I couldn’t understand the resistance of the team of volunteers who were working on generating and implementing ideas for improving our organization. They had been in a negative mood for many months and they were not moving forward with any sort of commitment. I began asking different people I trusted what they thought was going on. A few days later one of the members of the team came to my office.“Pete, you know why the team is not doing well? Why we’re just going through the motions”?
I answered, “No, I don’t.”
“Well, remember about 6 or 7 months ago we came to the Leadership Meeting and reported out some of our ideas?”
“Yes”, I replied.
“Do you remember how you treated us?”
“Yes, I asked you questions about how you got your ideas, and how you thought they would help the organization.”
“Well, yes; but to us it felt like you were attacking us. It felt like all the work we had done up to that point was insignificant. You made us feel like our ideas weren’t very good.”
I was stunned, “I didn’t mean it that way.”
“I’ve known you for a long time, Pete. I know you didn’t mean it that way; but that’s how they took it. I can tell you honestly, that they are really mad at you.”
“But that was almost 6 months ago.”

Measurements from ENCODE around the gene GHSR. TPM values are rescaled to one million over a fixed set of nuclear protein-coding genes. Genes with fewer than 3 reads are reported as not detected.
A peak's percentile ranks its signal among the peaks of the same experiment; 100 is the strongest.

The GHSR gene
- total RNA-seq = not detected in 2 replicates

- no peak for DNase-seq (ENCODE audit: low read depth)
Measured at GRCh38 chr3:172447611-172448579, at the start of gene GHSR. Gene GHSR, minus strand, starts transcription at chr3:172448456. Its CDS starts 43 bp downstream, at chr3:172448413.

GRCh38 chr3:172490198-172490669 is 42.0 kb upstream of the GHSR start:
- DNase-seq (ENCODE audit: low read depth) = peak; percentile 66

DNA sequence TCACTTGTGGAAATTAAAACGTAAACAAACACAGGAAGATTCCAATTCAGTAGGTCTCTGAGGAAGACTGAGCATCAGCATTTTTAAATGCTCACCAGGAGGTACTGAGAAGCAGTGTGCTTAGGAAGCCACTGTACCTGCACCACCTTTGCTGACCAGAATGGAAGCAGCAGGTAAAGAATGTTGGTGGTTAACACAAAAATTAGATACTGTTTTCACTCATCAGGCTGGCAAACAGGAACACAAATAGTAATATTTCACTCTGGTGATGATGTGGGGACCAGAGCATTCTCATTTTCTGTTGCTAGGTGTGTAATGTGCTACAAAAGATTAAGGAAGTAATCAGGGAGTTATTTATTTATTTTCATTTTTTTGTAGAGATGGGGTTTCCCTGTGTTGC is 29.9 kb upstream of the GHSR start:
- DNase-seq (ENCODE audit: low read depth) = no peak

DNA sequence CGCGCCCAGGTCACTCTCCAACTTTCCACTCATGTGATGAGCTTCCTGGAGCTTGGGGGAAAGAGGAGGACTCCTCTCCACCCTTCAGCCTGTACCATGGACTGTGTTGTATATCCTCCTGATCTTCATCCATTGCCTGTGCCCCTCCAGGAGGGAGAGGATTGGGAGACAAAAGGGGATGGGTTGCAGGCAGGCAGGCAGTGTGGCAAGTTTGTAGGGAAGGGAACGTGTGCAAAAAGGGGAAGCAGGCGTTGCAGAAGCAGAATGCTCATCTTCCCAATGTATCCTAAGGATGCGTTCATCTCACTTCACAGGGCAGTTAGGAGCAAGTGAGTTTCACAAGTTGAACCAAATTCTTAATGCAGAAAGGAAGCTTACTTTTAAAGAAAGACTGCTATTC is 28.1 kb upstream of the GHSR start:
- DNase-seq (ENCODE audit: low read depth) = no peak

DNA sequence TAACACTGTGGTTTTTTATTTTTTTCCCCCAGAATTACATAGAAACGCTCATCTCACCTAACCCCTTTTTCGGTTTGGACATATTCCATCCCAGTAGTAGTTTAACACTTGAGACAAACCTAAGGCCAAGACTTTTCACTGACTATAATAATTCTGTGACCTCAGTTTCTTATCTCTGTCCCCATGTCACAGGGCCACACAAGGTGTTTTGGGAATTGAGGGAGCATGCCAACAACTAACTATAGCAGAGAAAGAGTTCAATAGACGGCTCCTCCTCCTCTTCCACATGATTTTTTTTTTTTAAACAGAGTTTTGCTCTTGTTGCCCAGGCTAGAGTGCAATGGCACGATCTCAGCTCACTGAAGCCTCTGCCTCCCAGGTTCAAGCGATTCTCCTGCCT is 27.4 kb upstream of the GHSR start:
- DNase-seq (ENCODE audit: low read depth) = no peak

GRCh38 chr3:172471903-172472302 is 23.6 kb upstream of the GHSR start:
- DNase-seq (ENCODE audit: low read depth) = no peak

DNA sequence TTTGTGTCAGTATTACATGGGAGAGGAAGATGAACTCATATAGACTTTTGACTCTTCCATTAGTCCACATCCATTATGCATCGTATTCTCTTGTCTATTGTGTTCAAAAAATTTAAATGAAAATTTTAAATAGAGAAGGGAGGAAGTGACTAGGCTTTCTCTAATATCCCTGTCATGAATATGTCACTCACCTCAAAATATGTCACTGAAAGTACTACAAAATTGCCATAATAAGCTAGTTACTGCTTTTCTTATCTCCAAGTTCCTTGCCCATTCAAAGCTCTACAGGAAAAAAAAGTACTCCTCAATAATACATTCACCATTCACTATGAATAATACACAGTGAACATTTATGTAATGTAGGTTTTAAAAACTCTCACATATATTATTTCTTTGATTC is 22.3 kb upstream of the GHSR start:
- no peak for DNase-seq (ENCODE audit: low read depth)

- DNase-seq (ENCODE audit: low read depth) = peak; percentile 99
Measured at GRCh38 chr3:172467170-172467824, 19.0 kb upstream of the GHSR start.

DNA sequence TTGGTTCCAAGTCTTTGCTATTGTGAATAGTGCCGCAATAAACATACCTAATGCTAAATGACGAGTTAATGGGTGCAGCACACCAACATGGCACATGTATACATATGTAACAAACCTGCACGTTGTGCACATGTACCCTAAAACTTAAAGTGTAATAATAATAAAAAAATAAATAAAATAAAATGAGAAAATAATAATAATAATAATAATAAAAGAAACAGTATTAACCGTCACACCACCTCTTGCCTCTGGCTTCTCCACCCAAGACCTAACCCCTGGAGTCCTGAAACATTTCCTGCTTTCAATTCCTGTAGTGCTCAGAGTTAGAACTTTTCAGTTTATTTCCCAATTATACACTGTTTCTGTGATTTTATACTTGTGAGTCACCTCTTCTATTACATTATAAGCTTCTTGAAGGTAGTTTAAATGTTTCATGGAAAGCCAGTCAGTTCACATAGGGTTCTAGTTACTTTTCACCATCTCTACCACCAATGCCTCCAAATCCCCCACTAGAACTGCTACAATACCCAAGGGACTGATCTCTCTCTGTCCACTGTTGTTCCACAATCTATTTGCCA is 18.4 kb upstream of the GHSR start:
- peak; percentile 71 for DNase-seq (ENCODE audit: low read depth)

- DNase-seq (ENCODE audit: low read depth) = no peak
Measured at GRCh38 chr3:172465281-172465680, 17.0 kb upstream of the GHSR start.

“Pete, They still haven’t gotten over it. They’re angry.”
I was embarrassed. I knew that this was true. The questions I asked were okay; but I had a pattern of asking them in a way that made people defensive. It felt like hostile interrogation rather then supportive clarification. It was one of the major elements of my leadership style that I was working with my coach to improve.
My coach and I discussed what I should do, and he suggested that I apologize to the group. I called the team together and after they got settled related to them that I had noticed that something was wrong and that they seemed angry. I told them that someone had told me it stemmed from the meeting earlier in the year when they reported out to the Leadership Team and I jumped on them with a lot of questions.
I centered myself and apologized. I didn’t mean for my questioning to produce what it did. I explained that it wasn’t the first time that I had been overly aggressive when I was questioning a group and that I could see why they were angry. They had a right to be angry. I let them know that I was truly appreciative of their work and that I was committed to not having this happen in the future.
I felt an immediate shift in the energy of the room. My authentic apology had punctured the pent up animosity of the team. They felt acknowledged and they felt my heart and my commitment to change. They were willing to allow trust to be rebuilt.
On the way out of the meeting each person on the team shook my hand and said thank you for acknowledging my error and thank you for the apology.
I learned two things from this incident. First, teams can get into moods that can last a long time. As a leader, I needed to pay attention to the moods of those around me, not just the superficial facades and words that often hide what’s really going on.
Second, a sincere apology, that comes from the right place, can have enormous power, and is an important first step to rebuilding relationships.